The Bureau of Labor Statistics publishes data on import prices monthly. In the year from September 2018 to September 2019, in which tariffs on many items have been raised to 25 percent, the price of items imported from China fell just 1.8 percent. This means that virtually all of the tariff is being paid either by consumers in the United States or being absorbed by retailers or wholesalers here.

If Trump’s battle with China is not going well, he seems to be doing even worse with other trade combatants. The trade deficit in goods with Mexico was $63.3 billion in 2016. It hit $80.7 billion last year and is virtually certain to come in even higher in 2019. The trade deficit in goods with the European Union was $146.7 billion in 2016. It had risen to $168.7 billion last year and is on a path to come in $10-$15 billion higher in 2019. The deficit with Canada rose from $11 billion in 2016 to $19.1 billion last year. It is likely to be roughly $1 billion higher in 2019.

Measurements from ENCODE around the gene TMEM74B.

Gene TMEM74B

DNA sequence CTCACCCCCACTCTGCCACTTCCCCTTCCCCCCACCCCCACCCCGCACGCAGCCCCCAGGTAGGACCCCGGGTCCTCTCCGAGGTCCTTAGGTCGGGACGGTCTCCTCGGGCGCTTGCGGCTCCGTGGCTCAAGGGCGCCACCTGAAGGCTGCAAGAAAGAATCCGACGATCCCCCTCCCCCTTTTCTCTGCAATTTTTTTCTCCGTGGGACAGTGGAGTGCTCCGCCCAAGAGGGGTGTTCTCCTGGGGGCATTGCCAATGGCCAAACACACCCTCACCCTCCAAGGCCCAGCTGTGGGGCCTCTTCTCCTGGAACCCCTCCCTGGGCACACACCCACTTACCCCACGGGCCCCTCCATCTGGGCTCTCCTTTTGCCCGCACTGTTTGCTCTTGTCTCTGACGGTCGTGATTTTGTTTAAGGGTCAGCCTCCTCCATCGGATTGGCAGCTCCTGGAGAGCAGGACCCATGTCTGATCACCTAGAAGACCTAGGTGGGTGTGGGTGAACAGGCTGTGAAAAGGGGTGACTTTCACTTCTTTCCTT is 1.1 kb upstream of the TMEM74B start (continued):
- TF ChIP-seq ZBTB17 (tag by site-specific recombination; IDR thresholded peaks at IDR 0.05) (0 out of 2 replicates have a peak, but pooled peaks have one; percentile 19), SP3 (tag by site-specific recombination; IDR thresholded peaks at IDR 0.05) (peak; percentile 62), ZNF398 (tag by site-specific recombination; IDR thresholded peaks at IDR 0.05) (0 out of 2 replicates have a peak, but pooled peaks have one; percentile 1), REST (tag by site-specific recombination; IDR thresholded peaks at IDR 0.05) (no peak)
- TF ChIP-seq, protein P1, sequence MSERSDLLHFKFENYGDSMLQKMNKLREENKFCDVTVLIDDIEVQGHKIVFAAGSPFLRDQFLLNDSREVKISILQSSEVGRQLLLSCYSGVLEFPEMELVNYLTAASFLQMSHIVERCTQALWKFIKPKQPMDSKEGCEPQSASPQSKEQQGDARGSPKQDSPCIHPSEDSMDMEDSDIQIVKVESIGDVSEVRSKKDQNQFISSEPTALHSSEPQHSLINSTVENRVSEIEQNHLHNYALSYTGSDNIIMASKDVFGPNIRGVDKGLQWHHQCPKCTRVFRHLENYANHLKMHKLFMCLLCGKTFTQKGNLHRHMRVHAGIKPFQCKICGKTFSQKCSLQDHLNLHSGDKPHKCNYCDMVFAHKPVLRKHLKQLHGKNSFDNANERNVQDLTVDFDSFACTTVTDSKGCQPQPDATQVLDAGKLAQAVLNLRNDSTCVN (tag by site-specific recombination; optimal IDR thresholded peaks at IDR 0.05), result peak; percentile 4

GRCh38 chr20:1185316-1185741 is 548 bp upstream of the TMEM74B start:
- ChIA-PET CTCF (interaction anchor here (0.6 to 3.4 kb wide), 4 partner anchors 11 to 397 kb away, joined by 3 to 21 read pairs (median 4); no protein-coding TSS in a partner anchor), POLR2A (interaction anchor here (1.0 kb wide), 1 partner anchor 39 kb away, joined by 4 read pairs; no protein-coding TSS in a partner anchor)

In short, Trump is doing really awful in his trade war. It is as though after Pearl Harbor, Japan went on to seize Hawaii and was threatening California and the rest of the west coast. 

But apart from the theater surrounding the trade deal, the rest of us should be happy that Trump is waving the white flag in his trade war. His agenda would have actually been negative for the vast majority of America’s workers. 

While Trump does have a point in complaints about currency valuations, this issue has taken a back seat in his trade war, especially with China. Instead he has made demands about respecting the intellectual property of U.S. corporations front and center. This is an agenda that is detrimental to the interests of U.S. workers.

At the most basic level, if Boeing and GE know that they can outsource operations to China, and don’t have to worry about being forced to transfer technology to Chinese partners, they will be more likely to outsource jobs than if they do have to worry about being forced to transfer technology. Making it more profitable for U.S. corporations to outsource jobs is not in the interest of U.S. workers.